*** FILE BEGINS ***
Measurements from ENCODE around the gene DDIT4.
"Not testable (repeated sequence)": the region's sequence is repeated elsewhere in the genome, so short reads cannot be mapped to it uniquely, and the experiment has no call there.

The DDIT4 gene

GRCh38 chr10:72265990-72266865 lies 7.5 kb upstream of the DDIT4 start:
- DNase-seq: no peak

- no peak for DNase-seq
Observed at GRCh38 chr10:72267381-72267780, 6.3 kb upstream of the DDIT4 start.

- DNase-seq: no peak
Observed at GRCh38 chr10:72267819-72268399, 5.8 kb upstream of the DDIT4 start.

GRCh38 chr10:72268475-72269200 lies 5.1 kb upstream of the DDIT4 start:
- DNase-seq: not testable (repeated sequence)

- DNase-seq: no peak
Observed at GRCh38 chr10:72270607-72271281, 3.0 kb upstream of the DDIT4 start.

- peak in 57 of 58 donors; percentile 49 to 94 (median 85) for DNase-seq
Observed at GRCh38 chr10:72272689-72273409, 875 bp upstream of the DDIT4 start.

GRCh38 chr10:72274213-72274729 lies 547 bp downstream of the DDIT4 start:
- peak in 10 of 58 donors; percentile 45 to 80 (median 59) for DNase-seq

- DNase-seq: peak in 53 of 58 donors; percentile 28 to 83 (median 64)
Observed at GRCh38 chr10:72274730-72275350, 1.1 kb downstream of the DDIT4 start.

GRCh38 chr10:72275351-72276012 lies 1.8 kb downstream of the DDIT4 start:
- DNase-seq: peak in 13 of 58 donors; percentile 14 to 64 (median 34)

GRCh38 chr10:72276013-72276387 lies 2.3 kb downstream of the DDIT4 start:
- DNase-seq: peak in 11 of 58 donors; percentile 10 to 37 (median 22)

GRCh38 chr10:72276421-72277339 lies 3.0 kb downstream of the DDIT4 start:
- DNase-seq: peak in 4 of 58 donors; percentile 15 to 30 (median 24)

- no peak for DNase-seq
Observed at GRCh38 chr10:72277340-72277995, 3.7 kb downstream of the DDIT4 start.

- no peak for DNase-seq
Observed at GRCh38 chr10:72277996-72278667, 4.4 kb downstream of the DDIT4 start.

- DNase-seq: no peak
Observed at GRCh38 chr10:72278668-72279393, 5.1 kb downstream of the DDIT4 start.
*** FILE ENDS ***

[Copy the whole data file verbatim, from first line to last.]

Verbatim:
Measurements from ENCODE around the gene DDIT4.
"Not testable (repeated sequence)": the region's sequence is repeated elsewhere in the genome, so short reads cannot be mapped to it uniquely, and the experiment has no call there.

The DDIT4 gene

GRCh38 chr10:72265990-72266865 lies 7.5 kb upstream of the DDIT4 start:
- DNase-seq: no peak

- no peak for DNase-seq
Observed at GRCh38 chr10:72267381-72267780, 6.3 kb upstream of the DDIT4 start.

- DNase-seq: no peak
Observed at GRCh38 chr10:72267819-72268399, 5.8 kb upstream of the DDIT4 start.

GRCh38 chr10:72268475-72269200 lies 5.1 kb upstream of the DDIT4 start:
- DNase-seq: not testable (repeated sequence)

- DNase-seq: no peak
Observed at GRCh38 chr10:72270607-72271281, 3.0 kb upstream of the DDIT4 start.

- peak in 57 of 58 donors; percentile 49 to 94 (median 85) for DNase-seq
Observed at GRCh38 chr10:72272689-72273409, 875 bp upstream of the DDIT4 start.

GRCh38 chr10:72274213-72274729 lies 547 bp downstream of the DDIT4 start:
- peak in 10 of 58 donors; percentile 45 to 80 (median 59) for DNase-seq

- DNase-seq: peak in 53 of 58 donors; percentile 28 to 83 (median 64)
Observed at GRCh38 chr10:72274730-72275350, 1.1 kb downstream of the DDIT4 start.

GRCh38 chr10:72275351-72276012 lies 1.8 kb downstream of the DDIT4 start:
- DNase-seq: peak in 13 of 58 donors; percentile 14 to 64 (median 34)

GRCh38 chr10:72276013-72276387 lies 2.3 kb downstream of the DDIT4 start:
- DNase-seq: peak in 11 of 58 donors; percentile 10 to 37 (median 22)

GRCh38 chr10:72276421-72277339 lies 3.0 kb downstream of the DDIT4 start:
- DNase-seq: peak in 4 of 58 donors; percentile 15 to 30 (median 24)

- no peak for DNase-seq
Observed at GRCh38 chr10:72277340-72277995, 3.7 kb downstream of the DDIT4 start.

- no peak for DNase-seq
Observed at GRCh38 chr10:72277996-72278667, 4.4 kb downstream of the DDIT4 start.

- DNase-seq: no peak
Observed at GRCh38 chr10:72278668-72279393, 5.1 kb downstream of the DDIT4 start.